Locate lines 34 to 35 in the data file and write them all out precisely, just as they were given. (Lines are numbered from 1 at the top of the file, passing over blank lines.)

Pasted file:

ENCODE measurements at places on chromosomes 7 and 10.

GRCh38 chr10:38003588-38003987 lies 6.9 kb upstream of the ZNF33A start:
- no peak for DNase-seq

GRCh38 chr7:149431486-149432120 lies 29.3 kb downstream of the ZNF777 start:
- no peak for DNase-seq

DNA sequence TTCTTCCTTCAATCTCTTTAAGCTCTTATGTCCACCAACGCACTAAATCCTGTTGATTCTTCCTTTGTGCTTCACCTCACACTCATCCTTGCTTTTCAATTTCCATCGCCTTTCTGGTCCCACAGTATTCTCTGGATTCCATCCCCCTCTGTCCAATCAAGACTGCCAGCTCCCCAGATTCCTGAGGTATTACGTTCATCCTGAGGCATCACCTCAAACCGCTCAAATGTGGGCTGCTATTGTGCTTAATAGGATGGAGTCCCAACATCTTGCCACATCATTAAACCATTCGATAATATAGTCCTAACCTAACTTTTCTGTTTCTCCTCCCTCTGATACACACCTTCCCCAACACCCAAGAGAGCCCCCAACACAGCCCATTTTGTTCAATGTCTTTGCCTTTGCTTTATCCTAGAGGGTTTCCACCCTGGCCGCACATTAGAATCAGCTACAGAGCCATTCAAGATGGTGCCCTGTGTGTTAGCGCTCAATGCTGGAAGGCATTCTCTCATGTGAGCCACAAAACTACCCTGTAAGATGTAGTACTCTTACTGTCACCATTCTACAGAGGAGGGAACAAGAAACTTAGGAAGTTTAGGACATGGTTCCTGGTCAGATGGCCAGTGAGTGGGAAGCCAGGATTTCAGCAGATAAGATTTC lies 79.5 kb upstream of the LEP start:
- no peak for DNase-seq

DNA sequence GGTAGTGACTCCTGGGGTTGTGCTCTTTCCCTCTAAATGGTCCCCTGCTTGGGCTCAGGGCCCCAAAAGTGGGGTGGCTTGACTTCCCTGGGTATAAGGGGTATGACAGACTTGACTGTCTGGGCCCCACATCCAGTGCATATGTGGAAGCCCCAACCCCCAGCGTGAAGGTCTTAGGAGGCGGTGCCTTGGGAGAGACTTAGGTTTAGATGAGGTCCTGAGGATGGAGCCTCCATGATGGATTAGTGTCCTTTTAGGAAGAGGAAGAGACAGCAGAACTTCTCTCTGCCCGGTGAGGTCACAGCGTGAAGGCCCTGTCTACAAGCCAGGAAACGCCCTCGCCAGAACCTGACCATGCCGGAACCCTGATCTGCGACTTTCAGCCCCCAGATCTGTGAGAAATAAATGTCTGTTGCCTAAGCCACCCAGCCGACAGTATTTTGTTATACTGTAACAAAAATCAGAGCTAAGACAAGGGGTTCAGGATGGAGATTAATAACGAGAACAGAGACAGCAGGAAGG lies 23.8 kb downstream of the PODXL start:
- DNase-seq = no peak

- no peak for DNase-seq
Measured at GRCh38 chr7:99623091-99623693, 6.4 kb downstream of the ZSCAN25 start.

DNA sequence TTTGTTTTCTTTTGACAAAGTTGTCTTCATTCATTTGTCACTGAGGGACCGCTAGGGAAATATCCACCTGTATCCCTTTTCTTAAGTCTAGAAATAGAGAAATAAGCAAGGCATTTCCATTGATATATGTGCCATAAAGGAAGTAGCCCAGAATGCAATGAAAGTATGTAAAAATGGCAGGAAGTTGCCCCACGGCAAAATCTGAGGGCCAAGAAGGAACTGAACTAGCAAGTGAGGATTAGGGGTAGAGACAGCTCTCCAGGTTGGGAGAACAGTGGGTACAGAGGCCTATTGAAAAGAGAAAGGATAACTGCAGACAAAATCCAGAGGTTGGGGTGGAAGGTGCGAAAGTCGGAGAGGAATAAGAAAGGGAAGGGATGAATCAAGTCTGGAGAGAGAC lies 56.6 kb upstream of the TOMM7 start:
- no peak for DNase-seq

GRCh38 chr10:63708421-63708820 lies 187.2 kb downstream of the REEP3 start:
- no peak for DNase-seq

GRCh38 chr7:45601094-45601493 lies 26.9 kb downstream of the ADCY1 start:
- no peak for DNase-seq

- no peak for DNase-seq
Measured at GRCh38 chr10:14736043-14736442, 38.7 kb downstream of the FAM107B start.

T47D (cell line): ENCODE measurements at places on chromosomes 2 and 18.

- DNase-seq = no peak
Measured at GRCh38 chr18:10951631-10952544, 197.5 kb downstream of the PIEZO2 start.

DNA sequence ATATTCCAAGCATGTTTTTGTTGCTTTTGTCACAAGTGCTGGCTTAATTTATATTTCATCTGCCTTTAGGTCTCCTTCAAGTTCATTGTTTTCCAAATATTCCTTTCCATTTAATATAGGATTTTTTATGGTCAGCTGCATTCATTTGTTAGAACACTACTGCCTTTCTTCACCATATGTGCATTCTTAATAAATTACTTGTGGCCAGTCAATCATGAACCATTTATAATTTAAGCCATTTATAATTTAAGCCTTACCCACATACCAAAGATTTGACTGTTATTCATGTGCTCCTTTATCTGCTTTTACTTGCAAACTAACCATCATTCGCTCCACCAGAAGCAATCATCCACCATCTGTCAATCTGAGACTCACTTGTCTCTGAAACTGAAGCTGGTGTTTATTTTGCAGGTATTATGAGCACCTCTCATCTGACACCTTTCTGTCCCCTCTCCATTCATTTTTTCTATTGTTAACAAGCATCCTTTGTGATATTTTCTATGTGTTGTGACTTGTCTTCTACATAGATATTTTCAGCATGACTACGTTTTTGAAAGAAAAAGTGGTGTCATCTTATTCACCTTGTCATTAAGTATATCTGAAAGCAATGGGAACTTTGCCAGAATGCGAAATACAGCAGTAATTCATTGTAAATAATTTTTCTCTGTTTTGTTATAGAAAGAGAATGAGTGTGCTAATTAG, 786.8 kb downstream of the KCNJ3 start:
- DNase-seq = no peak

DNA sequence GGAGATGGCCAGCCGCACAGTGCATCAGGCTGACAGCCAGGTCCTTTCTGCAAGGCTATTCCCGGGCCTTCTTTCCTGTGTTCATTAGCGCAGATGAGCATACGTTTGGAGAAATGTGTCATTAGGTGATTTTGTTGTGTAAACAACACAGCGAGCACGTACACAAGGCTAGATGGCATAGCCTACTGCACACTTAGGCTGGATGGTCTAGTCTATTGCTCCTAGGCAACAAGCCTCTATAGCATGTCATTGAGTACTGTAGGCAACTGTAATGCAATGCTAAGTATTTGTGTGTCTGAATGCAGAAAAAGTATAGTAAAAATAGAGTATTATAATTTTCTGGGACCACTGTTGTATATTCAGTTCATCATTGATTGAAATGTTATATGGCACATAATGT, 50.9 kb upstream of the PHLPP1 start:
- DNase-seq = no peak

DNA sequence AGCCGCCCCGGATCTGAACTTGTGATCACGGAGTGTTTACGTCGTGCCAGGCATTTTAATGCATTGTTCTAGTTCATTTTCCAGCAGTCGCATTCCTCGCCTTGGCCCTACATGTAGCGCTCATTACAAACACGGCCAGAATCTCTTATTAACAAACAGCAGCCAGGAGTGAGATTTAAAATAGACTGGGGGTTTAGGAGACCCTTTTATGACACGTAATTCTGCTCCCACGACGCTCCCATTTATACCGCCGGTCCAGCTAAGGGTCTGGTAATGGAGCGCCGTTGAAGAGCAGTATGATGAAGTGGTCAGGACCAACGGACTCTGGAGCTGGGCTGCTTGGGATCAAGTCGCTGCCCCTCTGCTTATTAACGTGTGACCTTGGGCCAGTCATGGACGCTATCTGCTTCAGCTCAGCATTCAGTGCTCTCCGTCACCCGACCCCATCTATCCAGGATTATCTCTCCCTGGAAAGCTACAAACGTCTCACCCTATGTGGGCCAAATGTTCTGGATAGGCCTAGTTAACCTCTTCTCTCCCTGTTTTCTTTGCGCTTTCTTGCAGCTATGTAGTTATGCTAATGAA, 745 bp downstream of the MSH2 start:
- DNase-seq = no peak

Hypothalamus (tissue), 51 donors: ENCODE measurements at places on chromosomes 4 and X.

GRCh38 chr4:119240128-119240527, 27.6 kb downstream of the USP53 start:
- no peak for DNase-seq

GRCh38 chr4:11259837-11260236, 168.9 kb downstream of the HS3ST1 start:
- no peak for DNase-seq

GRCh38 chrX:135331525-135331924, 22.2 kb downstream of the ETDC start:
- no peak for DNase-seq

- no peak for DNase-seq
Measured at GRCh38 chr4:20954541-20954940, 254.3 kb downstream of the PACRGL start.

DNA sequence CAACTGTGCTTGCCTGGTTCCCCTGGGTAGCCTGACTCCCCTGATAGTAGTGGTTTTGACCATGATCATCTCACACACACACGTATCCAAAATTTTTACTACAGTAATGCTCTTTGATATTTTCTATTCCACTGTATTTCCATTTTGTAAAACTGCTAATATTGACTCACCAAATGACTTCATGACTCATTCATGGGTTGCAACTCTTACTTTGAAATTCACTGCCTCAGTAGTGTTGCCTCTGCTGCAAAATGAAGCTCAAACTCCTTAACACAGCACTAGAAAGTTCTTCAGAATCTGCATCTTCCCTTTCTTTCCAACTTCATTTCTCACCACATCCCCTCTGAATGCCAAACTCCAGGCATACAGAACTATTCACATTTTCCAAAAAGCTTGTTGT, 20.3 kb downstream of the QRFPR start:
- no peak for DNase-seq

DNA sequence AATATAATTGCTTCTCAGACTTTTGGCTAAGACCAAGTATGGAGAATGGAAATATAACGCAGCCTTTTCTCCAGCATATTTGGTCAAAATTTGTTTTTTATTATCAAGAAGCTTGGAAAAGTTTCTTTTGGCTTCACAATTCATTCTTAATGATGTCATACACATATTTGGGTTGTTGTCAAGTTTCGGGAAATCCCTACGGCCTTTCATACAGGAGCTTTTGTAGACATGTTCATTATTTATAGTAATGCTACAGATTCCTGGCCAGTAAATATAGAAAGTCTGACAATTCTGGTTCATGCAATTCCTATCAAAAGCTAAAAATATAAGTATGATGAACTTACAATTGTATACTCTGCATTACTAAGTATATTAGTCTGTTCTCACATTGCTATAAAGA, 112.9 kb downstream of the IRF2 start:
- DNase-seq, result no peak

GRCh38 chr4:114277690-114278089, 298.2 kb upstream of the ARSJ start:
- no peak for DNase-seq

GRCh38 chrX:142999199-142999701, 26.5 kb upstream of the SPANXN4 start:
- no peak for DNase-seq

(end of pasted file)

GRCh38 chrX:135331525-135331924, 22.2 kb downstream of the ETDC start:
- no peak for DNase-seq